URBANA — A woman who was standing over another woman who was fatally shot on the Fourth of July last year identified Anthony Meads as the man who approached her holding a shotgun looking for two other men.
Tiffany Dishman of Champaign testified Tuesday in Champaign County Circuit Court that she was standing over Desirae Austin in the intersection of Thornton Drive and Cruising Lane in northwest Champaign moments after Mrs. Austin fell to the ground, when Meads came up to her and another woman and asked which way Johnnie and Rajon Campbell had gone.
Police and prosecutors believe the Campbell brothers were the intended targets of Meads and co-defendant Treshaun Jake that night. But the brothers escaped harm and Mrs. Austin, 20, a wife and mother of two, was hit instead.
Jake, 19, of Danville, and Meads, 21, of the 200 block of East Church Street, Champaign, are both charged with her first-degree murder.
Assistant State's Attorney Lindsey Clark said in opening statements to the seven men and five women hearing Meads' trial that Jake is believed to be the shooter and that Meads, a member of the same gang as Jake, was working with him and therefore is accountable for Jake's actions.
So far, Dishman's testimony is the most direct Clark has presented that links Meads to the crime. Several other witnesses said Jake was the man who was firing a handgun that night in the direction of the Campbells.
Meads is being tried first before Judge Tom Difanis this week. His attorney is James Dedman of Urbana. Jake is tentatively set to be tried in July.
In the first day of testimony Tuesday, several witnesses said they had watched the fireworks display from locations on Mattis Avenue before returning on foot to the nearby Garden Hills neighborhood after 10 p.m.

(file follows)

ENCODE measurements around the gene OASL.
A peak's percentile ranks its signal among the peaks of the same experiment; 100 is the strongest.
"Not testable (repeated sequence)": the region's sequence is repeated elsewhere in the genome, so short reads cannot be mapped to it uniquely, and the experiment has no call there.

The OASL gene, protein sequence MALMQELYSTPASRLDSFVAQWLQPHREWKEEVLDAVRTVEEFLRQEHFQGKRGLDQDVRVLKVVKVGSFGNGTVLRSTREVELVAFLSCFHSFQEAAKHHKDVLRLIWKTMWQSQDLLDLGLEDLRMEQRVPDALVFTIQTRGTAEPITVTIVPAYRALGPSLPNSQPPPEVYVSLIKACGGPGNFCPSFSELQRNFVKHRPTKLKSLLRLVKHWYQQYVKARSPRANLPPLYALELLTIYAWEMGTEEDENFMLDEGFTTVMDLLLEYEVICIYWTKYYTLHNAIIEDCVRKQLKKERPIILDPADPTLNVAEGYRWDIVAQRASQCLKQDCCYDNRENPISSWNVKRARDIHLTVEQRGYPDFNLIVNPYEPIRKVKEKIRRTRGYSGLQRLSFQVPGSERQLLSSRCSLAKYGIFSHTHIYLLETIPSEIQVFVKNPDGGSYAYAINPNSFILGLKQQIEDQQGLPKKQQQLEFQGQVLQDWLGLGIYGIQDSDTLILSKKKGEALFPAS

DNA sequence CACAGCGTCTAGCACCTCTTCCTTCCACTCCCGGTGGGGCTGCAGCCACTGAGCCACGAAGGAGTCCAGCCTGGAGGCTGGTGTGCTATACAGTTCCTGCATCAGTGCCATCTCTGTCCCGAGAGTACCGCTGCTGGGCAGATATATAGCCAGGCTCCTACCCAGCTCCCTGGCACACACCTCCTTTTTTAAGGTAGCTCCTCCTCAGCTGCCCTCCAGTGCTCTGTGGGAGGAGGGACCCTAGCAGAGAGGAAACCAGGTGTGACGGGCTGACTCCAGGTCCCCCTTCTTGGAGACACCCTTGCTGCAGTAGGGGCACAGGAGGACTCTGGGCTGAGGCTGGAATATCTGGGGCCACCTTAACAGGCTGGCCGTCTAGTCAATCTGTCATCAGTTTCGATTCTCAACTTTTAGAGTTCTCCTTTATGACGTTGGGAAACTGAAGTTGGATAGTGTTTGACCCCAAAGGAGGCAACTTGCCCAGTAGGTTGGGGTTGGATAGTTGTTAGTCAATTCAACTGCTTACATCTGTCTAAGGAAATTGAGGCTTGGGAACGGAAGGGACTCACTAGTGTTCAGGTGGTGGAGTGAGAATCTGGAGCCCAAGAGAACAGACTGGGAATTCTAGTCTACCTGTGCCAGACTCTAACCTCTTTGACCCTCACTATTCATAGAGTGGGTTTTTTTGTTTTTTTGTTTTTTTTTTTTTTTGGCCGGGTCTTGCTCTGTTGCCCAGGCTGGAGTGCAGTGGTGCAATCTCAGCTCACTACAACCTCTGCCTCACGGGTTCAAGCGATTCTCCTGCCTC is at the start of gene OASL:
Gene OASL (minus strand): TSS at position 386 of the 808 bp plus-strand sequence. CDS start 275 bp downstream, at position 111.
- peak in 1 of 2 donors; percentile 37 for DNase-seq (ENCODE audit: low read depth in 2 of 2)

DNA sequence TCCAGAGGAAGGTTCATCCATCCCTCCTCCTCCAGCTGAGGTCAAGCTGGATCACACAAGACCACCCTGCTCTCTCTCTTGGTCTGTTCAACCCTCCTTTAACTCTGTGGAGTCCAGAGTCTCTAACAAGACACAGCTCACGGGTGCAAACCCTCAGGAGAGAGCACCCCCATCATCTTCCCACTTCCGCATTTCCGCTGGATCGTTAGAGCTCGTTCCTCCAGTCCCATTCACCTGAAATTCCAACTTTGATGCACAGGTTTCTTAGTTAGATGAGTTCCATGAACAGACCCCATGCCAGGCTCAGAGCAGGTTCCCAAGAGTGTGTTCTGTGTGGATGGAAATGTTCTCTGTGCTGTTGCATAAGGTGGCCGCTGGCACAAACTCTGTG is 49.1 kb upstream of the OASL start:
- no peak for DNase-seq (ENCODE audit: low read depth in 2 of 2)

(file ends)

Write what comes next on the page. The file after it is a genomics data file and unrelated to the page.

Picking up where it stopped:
Police officers who responded to a call of a shooting at 10:24 p.m. described a chaotic situation with several people in the street, some of them screaming and lining the streets near where Mrs. Austin lay dying.
Officers Phillip McDonald and Marshall Henry said after Mrs. Austin was taken away in an ambulance, they tried — unsuccessfully — to get witnesses to tell them who she was or what they had seen.
McDonald, the first officer to assist Mrs. Austin, said Meads approached him crying, wondering if the victim was his sister. McDonald said based on the description Meads gave him, McDonald told him it was not his sister.
Henry testified that Meads was standing in the driveway at 1607 Cruising Lane when Meads flagged him down wanting to know who was shot. Jake and another man were also in that driveway. As Meads turned, Henry said he heard a spent shell casing being kicked and quickly realized that there were several spent casings in the driveway, leading him and other officers to order the men not to move.
Another officer, Corey Phenicie, testified that he felt a bulge in Meads' waistband and believing it was a handgun, tackled Meads. Phenicie confirmed it was a loaded .45-caliber handgun in Meads' waistband.
Although interviewed that night, Meads and Jake were not held by police.
Johnnie Campbell, 21, testified an argument with his girlfriend prompted the dispute between him and Jake. Campbell said the girlfriend's sister mistakenly assumed he was going to hurt the girlfriend and summoned Jake, who acted as if he was going to fight Campbell in the street.
That prompted Johnnie Campbell to get help from his brother Rajon Campbell, 23, who was also in the neighborhood. The Campbell brothers said they approached Jake but decided to retreat.
"We turned to leave and heard someone say, 'Shoot at them' and we hid behind the front of a truck on the street," said Rajon Campbell.
Johnnie Campell said "there were a whole bunch of shots" whizzing past and when the firing ceased, he and his brother ran into an aunt's home on Thornton Drive. Although they did not see Mrs. Austin get shot, they saw her on the ground.
Johnnie Campbell, who said he knew Meads since middle school, said he did not see Meads that night and thought Jake had done all the shooting. Rajon Campbell said he did not know Meads.
Dishman said she was on the phone getting help for Mrs. Austin when Meads ran up to her "with a big old rifle pointed at me" and demanded to know where the brothers had gone.
Dishman said Meads then went down the street and fired at least two or three more shots from the shotgun.
On cross-examination, Dishman admitted that she did not initially tell police about Meads having a shotgun because no one asked her specifically about that. It was about four days later, under questioning by a detective, that she volunteered that information, she said.
The case was expected to go to the jury Thursday.